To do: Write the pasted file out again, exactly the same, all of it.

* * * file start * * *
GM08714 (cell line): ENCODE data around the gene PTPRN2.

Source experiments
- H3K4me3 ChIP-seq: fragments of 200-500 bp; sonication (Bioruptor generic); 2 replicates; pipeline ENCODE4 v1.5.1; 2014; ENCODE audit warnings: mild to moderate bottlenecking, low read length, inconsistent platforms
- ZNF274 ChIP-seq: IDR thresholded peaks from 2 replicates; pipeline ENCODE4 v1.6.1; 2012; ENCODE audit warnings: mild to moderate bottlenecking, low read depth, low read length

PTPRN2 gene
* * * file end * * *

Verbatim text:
GM08714 (cell line): ENCODE data around the gene PTPRN2.

Source experiments
- H3K4me3 ChIP-seq: fragments of 200-500 bp; sonication (Bioruptor generic); 2 replicates; pipeline ENCODE4 v1.5.1; 2014; ENCODE audit warnings: mild to moderate bottlenecking, low read length, inconsistent platforms
- ZNF274 ChIP-seq: IDR thresholded peaks from 2 replicates; pipeline ENCODE4 v1.6.1; 2012; ENCODE audit warnings: mild to moderate bottlenecking, low read depth, low read length

PTPRN2 gene